In John's words
Saturday, January 19, 2008
In late February 2006, John Stroger sat down with Chicago Sun-Times reporter Steve Patterson for what would be one of Stroger's final interviews. Below are excerpts from that interview.
WHAT HE WANTED TO DO IN RETIREMENT:
"Mentor young people. Just mentoring and just being available to talk with them and exchange views with them, positive counseling for young African-American men."
WHAT HE LOVED ABOUT HIS JOB:
"We're a government of last resort. We take care of those people who can't take care of themselves. That's our challenge, but that's what I enjoy doing, and I enjoy working very hard at it."
WHY HE PUSHED FOR COUNTY BOARD DISTRICTS:
"The old guys said, 'Ah kid, you're bringing these new ideas in.' But we kept pushing it. That has really changed the dynamics of the County Board. Now some of those old guys who are still alive ask me do I regret that, but I don't."
"Other precinct captains elected me, with the blessing of Mayor [Richard J.] Daley, to be [8th Ward] committeeman, and that was really the start. Two years later, I was running for a position on the County Board with the blessing of the Democratic Party. So when I say I believe in the Democratic Party, it's because all those guys believed in me and I got some opportunities because of it. ... I work with a lot of people who transcend race. If a person has worked for our community, whether he's black or white, I should work for him. And that's what I've tried to do."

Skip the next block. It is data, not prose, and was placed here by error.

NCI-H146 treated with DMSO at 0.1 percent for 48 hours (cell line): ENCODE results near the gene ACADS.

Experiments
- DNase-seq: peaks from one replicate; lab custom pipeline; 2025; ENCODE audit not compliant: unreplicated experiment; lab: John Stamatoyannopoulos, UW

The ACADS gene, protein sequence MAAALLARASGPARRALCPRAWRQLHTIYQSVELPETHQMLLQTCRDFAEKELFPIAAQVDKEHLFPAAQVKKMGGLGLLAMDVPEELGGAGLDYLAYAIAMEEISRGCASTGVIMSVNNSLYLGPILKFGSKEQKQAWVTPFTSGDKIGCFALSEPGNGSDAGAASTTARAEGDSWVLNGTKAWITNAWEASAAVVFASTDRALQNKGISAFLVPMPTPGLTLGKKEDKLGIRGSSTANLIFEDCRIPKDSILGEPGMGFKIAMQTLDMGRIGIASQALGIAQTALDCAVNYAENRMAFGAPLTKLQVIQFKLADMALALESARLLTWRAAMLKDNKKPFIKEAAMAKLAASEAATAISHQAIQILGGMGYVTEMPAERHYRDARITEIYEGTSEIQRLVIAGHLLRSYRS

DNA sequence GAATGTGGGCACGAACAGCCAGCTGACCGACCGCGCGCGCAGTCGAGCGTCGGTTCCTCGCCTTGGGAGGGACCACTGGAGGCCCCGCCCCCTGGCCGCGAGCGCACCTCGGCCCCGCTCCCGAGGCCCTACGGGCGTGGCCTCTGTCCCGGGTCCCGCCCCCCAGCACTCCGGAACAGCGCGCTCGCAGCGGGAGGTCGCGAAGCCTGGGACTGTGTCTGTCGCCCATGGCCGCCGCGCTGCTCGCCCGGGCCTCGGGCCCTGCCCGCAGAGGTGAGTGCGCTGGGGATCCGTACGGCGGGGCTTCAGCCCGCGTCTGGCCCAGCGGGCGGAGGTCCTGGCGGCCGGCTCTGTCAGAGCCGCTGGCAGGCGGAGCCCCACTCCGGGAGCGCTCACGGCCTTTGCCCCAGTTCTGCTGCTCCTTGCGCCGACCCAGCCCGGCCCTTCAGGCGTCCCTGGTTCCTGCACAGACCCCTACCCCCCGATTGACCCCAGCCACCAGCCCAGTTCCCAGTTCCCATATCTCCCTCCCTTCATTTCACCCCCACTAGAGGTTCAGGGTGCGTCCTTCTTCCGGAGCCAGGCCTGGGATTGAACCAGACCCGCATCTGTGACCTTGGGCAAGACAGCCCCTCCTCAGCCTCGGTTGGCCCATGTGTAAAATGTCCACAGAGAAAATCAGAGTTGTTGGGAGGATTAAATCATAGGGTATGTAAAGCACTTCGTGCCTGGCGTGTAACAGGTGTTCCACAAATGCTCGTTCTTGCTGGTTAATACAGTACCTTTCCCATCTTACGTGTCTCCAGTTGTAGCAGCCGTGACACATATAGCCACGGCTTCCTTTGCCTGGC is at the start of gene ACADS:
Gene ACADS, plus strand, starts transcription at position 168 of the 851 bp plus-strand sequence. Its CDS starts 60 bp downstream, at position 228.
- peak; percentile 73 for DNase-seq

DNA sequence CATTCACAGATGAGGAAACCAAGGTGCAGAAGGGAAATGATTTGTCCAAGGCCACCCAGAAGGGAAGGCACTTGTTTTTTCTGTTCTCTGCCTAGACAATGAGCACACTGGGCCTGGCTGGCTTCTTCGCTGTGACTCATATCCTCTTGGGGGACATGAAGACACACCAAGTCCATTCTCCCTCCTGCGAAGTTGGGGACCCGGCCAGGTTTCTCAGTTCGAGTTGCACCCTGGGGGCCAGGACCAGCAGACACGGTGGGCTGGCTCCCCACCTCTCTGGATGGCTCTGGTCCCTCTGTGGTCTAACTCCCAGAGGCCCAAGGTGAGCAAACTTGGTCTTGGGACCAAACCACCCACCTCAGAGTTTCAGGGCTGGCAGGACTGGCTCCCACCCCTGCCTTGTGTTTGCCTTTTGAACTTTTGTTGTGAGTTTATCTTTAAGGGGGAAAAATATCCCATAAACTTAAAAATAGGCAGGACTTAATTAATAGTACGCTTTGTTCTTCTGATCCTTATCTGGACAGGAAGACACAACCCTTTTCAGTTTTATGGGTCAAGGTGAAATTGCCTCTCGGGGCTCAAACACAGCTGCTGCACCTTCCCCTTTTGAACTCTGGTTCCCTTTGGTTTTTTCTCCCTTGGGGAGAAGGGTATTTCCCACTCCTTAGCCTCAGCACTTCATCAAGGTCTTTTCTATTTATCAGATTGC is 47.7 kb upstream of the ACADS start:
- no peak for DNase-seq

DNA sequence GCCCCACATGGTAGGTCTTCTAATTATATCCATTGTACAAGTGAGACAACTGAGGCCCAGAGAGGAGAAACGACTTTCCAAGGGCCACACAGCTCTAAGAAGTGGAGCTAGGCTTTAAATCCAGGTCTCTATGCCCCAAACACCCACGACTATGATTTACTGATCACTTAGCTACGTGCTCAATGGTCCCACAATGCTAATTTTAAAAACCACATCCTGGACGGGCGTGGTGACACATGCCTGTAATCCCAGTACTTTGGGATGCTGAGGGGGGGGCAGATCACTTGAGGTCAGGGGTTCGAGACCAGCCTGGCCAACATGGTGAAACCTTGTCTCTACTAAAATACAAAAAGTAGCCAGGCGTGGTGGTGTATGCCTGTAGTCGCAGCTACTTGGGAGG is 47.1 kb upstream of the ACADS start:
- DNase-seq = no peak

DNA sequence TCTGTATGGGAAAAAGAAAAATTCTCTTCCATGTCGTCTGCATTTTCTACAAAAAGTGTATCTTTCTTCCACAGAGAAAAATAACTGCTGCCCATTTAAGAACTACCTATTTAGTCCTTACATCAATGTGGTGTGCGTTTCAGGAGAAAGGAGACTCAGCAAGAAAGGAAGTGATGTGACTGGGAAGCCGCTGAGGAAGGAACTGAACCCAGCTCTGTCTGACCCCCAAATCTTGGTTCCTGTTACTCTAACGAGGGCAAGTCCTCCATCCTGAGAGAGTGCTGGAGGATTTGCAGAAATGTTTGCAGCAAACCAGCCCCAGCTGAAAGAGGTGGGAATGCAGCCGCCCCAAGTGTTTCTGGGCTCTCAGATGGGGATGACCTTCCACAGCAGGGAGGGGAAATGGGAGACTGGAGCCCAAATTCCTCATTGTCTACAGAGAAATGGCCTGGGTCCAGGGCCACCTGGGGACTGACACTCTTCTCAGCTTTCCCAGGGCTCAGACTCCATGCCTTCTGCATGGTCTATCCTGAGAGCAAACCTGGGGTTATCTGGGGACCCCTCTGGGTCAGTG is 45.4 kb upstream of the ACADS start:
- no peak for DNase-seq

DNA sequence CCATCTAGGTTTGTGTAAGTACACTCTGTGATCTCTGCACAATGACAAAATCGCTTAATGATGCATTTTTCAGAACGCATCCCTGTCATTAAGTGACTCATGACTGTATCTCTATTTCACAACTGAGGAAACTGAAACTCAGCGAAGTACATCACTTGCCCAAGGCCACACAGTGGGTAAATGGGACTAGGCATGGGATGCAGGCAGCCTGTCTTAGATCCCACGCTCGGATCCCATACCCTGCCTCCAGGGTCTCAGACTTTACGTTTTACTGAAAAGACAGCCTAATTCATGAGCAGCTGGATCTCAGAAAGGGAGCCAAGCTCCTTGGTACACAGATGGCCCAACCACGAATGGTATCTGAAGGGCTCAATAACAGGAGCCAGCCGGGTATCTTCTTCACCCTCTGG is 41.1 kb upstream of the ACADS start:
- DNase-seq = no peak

HOW THE FACE OF COUNTY GOVERNMENT HAS CHANGED:
"I've tried to broaden the base for participation of both minorities and women. When I first came into this government, there was no minorities in top leadership -- appointed-wise, elected-wise -- and there was very few women."
WHAT HE CONSIDERS HIS LEGACY:
"I am very proud of the fact I was able to be an engineer -- a social and political engineer -- in the building of the County Hospital and the building of the CORE Center. We don't talk about it much, but I was out front by myself for many years to try to acquire Provident Hospital from the federal government for the benefit of the people of this county."
HIS PERSONAL LIFE:
"I love being with my grandkids. They get excited when I come around. They jump all over me, especially Hans, he's all over my leg. He's having a birthday right now. Pa-Pa's got to go and have cake with him. I was just telling him, 'We'd like to take you down to Florida.' He said, 'I don't want to go nowhere where there's no snow.' "